I'm bit new on Option Trading and want to ask your opinion/strategy on certain situation.

Say, the stock price is $110 and I sold a Put at a strike price $95 and expiry after 60days. After 3 or 4 days, if the stock price comes down to $100, the premium goes very high and exceeds my potential Stop Loss level (say 30% of the premium that I collected), even though there's a good chance that the stock won't reach strike price and the contract would expire worthless. but, before the Expiry date, my unrealized loss is very high already.

In such situation, what would you do? would you close the position considering it crosses the Stop Loss or wait for the chance of the contract to expire worthless?

Thank you in advance.

  • 1
    "what would you do" is trending towards direct financial advice, which really is off-topic for this site. – Grade 'Eh' Bacon May 25 at 19:56

AFAIC, selling short puts is appropriate for an investor who is willing to acquire the stock at a lower price (strike price less premium received). If assigned, you get your stock and if not, you earn some income for your effort.

Although you get a larger premium for selling more time (60 days out), you're not taking advantage of the increased rate of time decay closer to expiration and you have reduced your ability to defend your position by rolling down and out for a credit if the underlying moves against you.

I think that risk defined strategies such as spreads are more suited for trader. A short put has an asymmetric risk/reward (small profit, large potential loss) whereas a spread has a more balanced R/R. It also requires less margin and has a higher ROI.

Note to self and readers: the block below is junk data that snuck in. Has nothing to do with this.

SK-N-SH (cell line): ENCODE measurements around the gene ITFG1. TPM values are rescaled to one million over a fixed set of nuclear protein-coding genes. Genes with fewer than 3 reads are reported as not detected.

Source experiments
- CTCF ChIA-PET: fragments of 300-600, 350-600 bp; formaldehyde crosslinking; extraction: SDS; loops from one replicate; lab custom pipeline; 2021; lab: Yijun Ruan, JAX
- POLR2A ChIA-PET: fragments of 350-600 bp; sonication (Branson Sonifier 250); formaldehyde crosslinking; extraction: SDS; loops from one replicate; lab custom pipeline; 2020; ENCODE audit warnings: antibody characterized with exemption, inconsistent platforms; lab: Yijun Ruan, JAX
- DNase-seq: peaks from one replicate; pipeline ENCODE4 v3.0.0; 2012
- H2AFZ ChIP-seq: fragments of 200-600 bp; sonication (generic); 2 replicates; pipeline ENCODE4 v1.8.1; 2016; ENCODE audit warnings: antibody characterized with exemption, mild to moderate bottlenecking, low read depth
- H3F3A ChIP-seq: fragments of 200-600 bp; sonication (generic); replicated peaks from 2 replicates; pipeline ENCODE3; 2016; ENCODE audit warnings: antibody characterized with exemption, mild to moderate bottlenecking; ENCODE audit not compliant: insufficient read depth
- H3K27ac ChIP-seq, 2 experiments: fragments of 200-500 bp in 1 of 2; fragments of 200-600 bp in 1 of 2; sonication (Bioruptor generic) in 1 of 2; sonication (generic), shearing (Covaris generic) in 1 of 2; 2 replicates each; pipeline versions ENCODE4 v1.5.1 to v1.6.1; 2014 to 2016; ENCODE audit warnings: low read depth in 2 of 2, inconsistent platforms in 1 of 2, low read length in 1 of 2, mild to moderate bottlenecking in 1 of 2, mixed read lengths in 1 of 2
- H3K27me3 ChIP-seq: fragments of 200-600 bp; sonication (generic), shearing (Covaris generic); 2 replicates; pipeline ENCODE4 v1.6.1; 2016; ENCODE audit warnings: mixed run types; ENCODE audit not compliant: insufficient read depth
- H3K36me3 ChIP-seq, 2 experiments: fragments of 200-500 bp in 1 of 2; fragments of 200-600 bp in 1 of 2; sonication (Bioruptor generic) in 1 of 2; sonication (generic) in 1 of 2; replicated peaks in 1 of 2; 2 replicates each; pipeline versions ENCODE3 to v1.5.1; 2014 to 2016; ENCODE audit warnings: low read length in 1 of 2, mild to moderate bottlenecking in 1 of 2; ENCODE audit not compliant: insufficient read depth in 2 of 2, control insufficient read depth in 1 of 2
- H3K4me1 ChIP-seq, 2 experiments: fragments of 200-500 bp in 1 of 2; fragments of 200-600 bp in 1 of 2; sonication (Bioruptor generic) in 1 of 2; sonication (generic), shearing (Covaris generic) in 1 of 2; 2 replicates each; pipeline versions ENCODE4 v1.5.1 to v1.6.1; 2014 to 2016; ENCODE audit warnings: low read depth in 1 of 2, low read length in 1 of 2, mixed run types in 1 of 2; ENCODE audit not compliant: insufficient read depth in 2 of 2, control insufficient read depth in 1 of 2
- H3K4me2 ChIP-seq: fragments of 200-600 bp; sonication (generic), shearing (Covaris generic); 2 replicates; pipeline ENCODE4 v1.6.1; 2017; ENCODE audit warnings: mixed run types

The question boils down to are you an investor or a trader? If it's the latter and your trading strategy includes stop loss parameters then you should adhere to that unless your outlook has changed after the $10 drop.


[W]ould you close the position considering it crosses the Stop Loss […]

The definition of the phrase "stop loss" is that if the actual price goes beyond the stop loss price, then the trader will close the position. Therefore, the answer is obviously "yes."

If you say to yourself, "my stop loss price is $30," but you don't intend to close the position when the price reaches $30, then actually, your stop loss price is not $30.

Not the answer you're looking for? Browse other questions tagged or ask your own question.